by Joshua H. Liberatore
Like it or not, when you’re in a position as singular and scrutinized as POTUS is, relations with the Media are a big part of your daily labors. The relationship is often collegial and symbiotic, at times jocular, at others contentious, and sometimes openly hostile. In any case, the newspapers and network broadcasters that once proudly called themselves “the government’s watchdog” – as we learned in high school government class, a concept that always confused me, since a watchdog’s job is to protect and guard – do achieve a kind of unprecedented access to POTUS, traveling with him around the country and world, waiting in the wings at each public appearance, and chomping at the bit for the occasional press conference. The skill with which POTUS and his communications team “handle” this relationship can make or break a reputation, sully or halo an entire administration. Let’s take a brief look at how our current POTUS is managing so far.POTUS made his prime time debut on the networks during none other than Super Bowl Sunday, for which he granted an exclusive interview with Matt Lauer of NBC’s “Today”. What did Mr. Lauer make of such a golden opportunity? It’s difficult to say. The raw numbers tell one story. The full transcript of their conversation, released by the White House Press Office after the interview aired, reveals a lengthy, wide-ranging dialogue, lasting a full 40 minutes. The version that NBC viewers received on their magical screens was just under 14 minutes, split into two, tightly edited segments. In the spirit of modernism, I offer you a sample of just some of the more salient “deleted scenes”.
When asked about his then apparent failure to achieve bipartisan support for the economic recovery and stimulus package, POTUS said:
Oh, listen, it’s only been 10 days. People have to recognize that it’s going to take some time for trust to be built not only between Democrats and Republicans, but between Congress and the White House, between the House and the Senate. You know, we’ve had a dysfunctional political system for a while now.
To NBC viewers, this might have sounded like a defensive posture, a disclaimer that lofty campaign rhetoric was falling flat amid the cold realities of Congressional negotiations. But in the unaired version that we published, POTUS offered a broader explanation, going on to say:
And the fact that we have been able to move what is by all accounts a historic piece of legislation through this quickly, and that the Senate is having a serious debate about it, and we still expect it to be on my desk for signature before President’s Day, is quite an achievement. But it’s going to take time for people to start getting used to the fact that we don’t have to score political points on every issue. Once in a while, we can take the politics out of it and just focus on getting the job done for the American people. (February 1, 2009)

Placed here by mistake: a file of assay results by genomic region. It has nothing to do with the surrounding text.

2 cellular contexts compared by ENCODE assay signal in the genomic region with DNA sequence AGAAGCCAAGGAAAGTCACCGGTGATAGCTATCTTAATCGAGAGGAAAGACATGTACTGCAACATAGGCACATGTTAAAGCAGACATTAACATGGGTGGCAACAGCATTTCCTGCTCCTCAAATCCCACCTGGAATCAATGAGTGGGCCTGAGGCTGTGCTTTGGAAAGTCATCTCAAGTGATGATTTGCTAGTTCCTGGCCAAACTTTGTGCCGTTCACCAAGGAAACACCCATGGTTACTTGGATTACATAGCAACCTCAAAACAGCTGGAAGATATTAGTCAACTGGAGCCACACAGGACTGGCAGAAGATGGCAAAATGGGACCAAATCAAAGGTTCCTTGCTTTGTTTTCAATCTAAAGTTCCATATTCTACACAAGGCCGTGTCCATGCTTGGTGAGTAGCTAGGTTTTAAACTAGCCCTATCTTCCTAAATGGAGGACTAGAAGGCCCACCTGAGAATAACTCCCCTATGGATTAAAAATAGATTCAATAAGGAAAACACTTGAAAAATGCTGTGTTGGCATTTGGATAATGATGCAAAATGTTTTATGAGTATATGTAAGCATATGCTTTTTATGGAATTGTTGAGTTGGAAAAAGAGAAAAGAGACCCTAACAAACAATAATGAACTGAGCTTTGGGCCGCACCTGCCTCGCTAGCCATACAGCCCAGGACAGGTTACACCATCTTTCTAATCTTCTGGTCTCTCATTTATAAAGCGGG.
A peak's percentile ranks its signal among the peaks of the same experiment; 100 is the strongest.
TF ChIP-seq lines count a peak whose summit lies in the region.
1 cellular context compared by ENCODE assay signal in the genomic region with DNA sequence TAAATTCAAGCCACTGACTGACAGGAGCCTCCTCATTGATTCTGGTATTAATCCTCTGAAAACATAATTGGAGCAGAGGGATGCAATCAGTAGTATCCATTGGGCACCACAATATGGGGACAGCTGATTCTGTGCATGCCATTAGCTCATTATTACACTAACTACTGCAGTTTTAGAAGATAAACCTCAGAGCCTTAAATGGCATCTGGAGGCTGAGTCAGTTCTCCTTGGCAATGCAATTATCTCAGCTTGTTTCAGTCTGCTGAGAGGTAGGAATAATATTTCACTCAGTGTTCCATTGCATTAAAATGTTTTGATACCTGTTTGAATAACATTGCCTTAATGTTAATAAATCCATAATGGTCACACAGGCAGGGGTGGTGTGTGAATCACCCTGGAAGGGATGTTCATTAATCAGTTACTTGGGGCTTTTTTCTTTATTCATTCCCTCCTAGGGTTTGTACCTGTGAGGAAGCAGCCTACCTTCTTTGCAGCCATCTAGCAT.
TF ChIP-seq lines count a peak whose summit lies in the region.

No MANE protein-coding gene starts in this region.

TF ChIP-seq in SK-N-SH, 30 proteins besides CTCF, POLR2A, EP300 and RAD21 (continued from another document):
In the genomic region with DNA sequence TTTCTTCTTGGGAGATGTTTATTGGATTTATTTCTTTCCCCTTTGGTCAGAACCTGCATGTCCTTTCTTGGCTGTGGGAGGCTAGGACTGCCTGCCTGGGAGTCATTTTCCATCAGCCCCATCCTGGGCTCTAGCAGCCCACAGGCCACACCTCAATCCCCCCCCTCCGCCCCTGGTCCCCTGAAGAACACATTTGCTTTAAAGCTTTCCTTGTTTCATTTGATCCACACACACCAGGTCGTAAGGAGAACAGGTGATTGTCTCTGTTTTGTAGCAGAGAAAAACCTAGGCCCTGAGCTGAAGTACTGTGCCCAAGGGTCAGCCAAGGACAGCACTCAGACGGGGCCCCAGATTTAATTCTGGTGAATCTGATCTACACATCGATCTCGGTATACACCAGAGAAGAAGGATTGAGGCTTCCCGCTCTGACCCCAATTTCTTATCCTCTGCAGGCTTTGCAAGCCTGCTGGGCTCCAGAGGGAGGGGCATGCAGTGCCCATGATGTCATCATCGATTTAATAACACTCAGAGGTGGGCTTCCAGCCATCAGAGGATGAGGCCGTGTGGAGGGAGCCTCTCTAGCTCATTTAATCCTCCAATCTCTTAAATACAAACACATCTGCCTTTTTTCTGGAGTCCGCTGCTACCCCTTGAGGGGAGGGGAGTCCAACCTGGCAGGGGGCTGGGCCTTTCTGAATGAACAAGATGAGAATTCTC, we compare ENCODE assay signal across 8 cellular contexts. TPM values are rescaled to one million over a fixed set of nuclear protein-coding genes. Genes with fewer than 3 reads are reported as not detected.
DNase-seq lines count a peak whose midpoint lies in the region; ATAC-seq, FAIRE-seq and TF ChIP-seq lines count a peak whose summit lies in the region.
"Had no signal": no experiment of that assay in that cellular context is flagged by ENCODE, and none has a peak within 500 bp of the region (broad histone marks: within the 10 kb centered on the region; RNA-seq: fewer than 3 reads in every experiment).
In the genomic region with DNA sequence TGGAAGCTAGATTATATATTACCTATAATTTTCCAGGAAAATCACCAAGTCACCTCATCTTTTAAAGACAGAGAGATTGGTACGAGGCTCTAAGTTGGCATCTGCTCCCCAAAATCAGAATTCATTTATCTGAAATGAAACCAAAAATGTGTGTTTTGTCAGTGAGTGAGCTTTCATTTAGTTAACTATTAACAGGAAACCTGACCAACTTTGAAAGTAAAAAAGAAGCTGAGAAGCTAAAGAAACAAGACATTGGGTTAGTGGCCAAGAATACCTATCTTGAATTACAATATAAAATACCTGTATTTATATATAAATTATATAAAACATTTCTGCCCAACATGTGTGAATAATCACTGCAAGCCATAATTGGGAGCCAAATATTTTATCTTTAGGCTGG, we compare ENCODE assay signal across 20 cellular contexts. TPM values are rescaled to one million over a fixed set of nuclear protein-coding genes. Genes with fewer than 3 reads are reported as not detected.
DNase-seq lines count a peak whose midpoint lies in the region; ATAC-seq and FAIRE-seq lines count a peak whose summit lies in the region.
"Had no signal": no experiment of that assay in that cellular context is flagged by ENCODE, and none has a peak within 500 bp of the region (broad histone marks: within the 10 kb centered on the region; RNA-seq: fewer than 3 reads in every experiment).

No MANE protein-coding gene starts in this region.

Most of which, some two weeks later, turns out to be true. Another example on the same subject, which NBC’s editors gave pride of place, came in response to Mr. Lauer’s question about whether POTUS had an “exit strategy” for the government’s massive injections of capital into the private economy:
Look, I’m at the start of my administration. One nice thing about the situation I find myself in is that I will be held accountable.
But POTUS said a lot more than that. Before stressing his accountability with such terse confidence (as the aired version suggested), POTUS provided some policy details that are apparently too technical for television audiences – especially, on Super Bowl Sunday – to be trusted with:
Well, if we are doing things properly, then what you’ll start seeing is slowly trust get rebuilt, banks’ balance sheets will start to strengthen; they’ll start lending to each other; they’ll start lending to companies; they’ll start lending to small businesses. There will be some institutions that continue to be weak, and we’re going to have to do something with them. Over time, as the market confidence is restored, then what we can do is start getting rid of some of these assets, some of the stock the taxpayers now have in some of these companies start being worth more. We sell them off to private parties, and taxpayers can recoup that money. So, you know, it’s going to have to happen in stages. The key thing, I think, for the public right now is they have to know that I’m going to be spending all my time making sure that their money is not wasted, because I’m going to be, ultimately, accountable. (February 1, 2009)
A final egregious example involved the closure of Guantánamo Bay’s detention facilities, a subject whose details did not suggest riveting content to NBC’s editors. In the aired version, POTUS simply said, with admirable economy: